Abstracts for James W. Demmel
The EECS Research Summary for 2003
Automatic Performance Tuning of Sparse Matrix Kernels
Richard Vuduc, Shoaib Kamil1, Rajesh Nishtala2, Benjamin Lee3, and Attila Gyulassy4
(Professors James W. Demmel and Katherine A. Yelick)
(DOE) DE-FG03-94ER25219, (DOE) DE-FC03-98ER25351, and (LLNL/DOE) W-7405-ENG-48
The overall performance in a variety of scientific computing and
information retrieval applications is dominated by a few
computational kernels. One important class of such operations
are sparse matrix kernels--computations with matrices having
relatively few non-zero entries. Performance tuning of sparse kernels
is a particularly tedious and time-consuming task because performance
is a complicated function of the kernel, machine, and non-zero
structure of the matrix: for every machine, a user must carefully
choose a data structure and implementation (code and transformations)
that minimize the matrix storage while achieving the best possible
The goal of this research project is to generate implementations of
particular sparse kernels tuned to a given matrix and machine. Our
work builds on Sparsity , an early successful
prototype for sparse matrix-vector multiply (y = A*x, where A is a
sparse matrix and x, y, are dense vectors), in the following ways:
- Architecture-specific performance bounds: by careful
analysis, we have shown that the code generated by the Sparsity
system is often within 20% of the fastest possible. This places
a limit on what additional low-level tuning (e.g., instruction
scheduling) will do, and helps identify new opportunities for
We have applied a similar analysis to sparse triangular solve
- New optimization techniques: we are currently
exploring a large space of techniques to exploit a variety of matrix
structures (symmetry, diagonals, bands, variable blocks, etc.) and
to increase locality (reordering to create dense structure, cache
blocking, multiple vectors, etc.). We will develop automatic
techniques for deciding when and in what combinations to apply
- Extensions to higher-level kernels: we are
exploring new sparse kernels, such as multiplying by A and AT
simultaneously, A*AT*x (for interior point methods and the
SVD), R*A*RT (A and R are sparse; used in multigrid methods),
and Ak*x, among others.
- Implementation of an automatically tuned sparse matrix library:
we will make this work available as an implementation of the new
Sparse BLAS standard , augmented by a single routine
to facilitate automatic tuning.
This research is being conducted by members of the Berkeley
Benchmarking and OPtimization (BeBOP) project
- E.-J. Im, "Optimizing the Performance of Sparse Matrix-Vector
Multiplication," PhD thesis, UC Berkeley, May 2000.
- R. Vuduc, J. Demmel, K. Yelick, et al., "Performance
Optimizations and Bounds for Sparse-Matrix Vector Multiply,"
Supercomputing, November 2002.
- R. Vuduc, S. Kamil, et al., "Automatic Performance Tuning
and Analysis of Sparse Triangular Solve," Int. Conf.
Supercomputing, Workshop on Performance Optimization of High-level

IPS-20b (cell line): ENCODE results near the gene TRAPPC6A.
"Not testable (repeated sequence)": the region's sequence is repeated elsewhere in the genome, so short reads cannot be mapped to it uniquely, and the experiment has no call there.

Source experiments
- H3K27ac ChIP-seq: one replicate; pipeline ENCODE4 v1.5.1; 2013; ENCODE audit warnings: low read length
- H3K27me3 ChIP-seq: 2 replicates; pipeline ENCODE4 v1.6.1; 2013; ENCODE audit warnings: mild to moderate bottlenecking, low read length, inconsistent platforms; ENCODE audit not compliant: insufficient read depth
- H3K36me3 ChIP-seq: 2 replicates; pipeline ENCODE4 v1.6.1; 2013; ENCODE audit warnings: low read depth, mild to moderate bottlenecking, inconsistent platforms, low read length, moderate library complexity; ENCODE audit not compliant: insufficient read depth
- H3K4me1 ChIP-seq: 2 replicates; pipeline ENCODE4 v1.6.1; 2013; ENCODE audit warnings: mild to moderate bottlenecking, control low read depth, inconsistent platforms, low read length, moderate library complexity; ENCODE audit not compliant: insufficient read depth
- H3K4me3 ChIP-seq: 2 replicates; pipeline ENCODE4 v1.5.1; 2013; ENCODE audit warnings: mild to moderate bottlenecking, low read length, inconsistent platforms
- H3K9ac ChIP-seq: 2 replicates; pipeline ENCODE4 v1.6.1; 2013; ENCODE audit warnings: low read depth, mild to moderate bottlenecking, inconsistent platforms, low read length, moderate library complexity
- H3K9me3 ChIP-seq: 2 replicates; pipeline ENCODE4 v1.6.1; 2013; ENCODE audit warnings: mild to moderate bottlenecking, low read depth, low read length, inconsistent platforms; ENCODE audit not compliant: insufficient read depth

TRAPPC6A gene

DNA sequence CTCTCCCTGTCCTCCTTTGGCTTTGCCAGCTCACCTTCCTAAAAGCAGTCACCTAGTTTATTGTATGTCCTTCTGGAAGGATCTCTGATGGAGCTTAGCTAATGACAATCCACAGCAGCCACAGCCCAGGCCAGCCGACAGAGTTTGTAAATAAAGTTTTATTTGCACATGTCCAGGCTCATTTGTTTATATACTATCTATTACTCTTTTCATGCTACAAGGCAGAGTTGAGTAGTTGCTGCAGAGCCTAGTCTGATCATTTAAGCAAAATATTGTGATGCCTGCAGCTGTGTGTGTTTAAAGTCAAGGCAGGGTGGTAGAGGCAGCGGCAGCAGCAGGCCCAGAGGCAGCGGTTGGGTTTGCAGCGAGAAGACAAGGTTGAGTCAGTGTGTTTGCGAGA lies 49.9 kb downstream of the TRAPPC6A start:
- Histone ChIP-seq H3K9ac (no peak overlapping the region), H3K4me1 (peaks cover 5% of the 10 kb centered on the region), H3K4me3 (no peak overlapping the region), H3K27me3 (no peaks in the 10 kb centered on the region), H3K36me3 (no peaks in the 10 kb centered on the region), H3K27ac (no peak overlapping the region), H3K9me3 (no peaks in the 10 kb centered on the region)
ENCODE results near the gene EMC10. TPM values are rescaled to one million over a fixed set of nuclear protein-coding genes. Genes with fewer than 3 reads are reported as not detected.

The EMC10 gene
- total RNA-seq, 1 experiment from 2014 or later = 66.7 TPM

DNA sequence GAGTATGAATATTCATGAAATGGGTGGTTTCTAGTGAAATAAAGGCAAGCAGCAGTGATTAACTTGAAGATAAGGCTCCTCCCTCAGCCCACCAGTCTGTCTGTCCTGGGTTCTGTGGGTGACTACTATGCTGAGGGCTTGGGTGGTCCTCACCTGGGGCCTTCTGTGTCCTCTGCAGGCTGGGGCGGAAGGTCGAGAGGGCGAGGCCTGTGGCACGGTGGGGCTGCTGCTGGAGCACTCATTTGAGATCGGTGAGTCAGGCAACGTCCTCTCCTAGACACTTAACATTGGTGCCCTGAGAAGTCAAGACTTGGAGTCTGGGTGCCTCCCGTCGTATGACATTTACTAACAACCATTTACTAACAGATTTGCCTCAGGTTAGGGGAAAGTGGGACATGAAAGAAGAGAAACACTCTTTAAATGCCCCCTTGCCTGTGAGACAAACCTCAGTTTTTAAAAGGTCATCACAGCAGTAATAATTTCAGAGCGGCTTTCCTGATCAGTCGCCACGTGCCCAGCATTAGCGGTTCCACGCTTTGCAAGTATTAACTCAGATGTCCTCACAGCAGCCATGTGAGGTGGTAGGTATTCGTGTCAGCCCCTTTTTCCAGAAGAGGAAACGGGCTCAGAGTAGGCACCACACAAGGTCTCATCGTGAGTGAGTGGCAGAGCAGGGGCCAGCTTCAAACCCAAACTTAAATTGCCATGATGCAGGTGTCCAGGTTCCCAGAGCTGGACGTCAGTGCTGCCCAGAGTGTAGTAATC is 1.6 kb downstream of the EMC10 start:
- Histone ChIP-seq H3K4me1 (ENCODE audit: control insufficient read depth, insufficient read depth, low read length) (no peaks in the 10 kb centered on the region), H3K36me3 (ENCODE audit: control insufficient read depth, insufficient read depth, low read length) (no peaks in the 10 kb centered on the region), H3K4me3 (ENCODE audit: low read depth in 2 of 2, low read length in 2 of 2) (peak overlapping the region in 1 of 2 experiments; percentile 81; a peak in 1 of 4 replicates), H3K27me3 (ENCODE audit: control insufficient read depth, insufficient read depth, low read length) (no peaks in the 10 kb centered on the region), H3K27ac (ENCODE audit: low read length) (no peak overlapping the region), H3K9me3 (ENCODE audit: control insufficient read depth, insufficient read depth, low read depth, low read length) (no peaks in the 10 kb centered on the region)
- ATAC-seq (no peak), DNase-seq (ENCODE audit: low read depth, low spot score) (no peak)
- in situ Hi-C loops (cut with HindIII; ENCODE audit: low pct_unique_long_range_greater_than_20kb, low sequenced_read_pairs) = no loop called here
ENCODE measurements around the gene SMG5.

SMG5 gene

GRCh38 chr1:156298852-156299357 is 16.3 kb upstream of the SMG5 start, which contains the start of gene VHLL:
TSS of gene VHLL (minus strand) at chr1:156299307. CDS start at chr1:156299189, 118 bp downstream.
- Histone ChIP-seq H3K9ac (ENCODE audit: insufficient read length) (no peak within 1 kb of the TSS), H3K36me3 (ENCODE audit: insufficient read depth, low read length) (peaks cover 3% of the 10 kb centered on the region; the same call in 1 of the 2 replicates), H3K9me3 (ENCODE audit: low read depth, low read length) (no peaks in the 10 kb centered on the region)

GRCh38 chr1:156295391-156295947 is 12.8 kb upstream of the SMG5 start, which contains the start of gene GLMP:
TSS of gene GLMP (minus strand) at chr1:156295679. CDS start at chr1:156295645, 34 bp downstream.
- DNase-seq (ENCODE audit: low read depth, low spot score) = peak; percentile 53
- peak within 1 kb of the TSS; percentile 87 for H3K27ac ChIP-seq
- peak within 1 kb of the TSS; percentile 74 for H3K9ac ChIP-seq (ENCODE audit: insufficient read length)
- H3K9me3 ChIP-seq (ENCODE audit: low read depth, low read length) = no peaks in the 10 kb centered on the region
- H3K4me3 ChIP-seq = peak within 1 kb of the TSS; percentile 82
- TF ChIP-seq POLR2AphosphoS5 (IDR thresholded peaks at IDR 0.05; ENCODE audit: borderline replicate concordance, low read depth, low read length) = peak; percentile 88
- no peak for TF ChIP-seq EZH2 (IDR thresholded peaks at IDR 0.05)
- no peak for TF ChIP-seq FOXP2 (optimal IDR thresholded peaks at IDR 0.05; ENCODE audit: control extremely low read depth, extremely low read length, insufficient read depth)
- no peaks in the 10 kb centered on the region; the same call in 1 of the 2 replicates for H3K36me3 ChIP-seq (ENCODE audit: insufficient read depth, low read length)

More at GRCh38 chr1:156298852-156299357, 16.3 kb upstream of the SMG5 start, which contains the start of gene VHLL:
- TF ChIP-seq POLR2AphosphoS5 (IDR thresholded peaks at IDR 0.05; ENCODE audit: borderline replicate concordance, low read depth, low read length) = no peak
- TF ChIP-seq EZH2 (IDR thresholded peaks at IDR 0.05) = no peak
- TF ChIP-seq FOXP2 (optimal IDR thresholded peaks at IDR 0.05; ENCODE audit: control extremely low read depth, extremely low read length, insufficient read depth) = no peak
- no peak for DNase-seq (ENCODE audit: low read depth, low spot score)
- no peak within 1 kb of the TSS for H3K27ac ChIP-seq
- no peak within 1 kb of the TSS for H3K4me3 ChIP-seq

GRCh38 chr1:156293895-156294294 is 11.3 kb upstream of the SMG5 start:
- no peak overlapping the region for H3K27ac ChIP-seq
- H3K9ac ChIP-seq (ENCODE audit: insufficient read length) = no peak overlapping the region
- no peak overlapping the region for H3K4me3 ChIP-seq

Languages and Libraries, June 2002.
- BLAS Technical Forum: http://www.netlib.org/
- The BeBOP Homepage: http://www.cs.berkeley.
More information (http://www.cs.berkeley.edu/~richie/bebop) or
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Simulation of Microelectromechanical Systems
David Bindel, David Garmire, Shyam Lakshmin, and Jiawang Nie
(Professor James W. Demmel)
SUGAR is a simulation tool for MEMS that inherits its name and philosophy from the IC simulator SPICE. SUGAR is used by researchers at the Berkeley Sensor and Actuator Center, and also at outside sites. Currently, about 500 users have filled out the registration form, and there are many unregistered users as well.
We are working to extend SUGAR in several ways:
- Applying homotopy methods to discover electrostatic pull-in, buckling of mechanical components, and other significant bifurcations
- Building fast reduced-order models that incorporate nonlinear effects
- Studying sensitivity of microsystem performance to deviations from nominal geometry and material properties
- Extending the set of models available to the user
- Building a framework for comparing results from optical measurement tools to simulation results, in order to improve the fidelity of the simulation and to better understand the behavior of different designs
We have also deployed a version of SUGAR as a web service running on the Millennium cluster. Also, the SUGAR software was used in a graduate introduction to MEMS course.
There now exists an open source SUGAR repository under the BSD software license on sourceforge.net at http://sourceforge.net/projects/mems. Other relevant information may be found through this website.
SUGAR is a collaborative effort of many graduate students and professors. Affiliated graduate students include David Bindel, Jason V. Clark, David Garmire, Babak Jamshidi, Rishi Kant, Shyam Lakshmin, Jiawang Nie. Affiliated professors include Alice Agogino, Zhaojun Bai, James Demmel, Sanjay Govindjee, Ming Gu, and Kristofer S. J. Pister.
More information (http://www.cs.berkeley.edu/~strive/sugar) or
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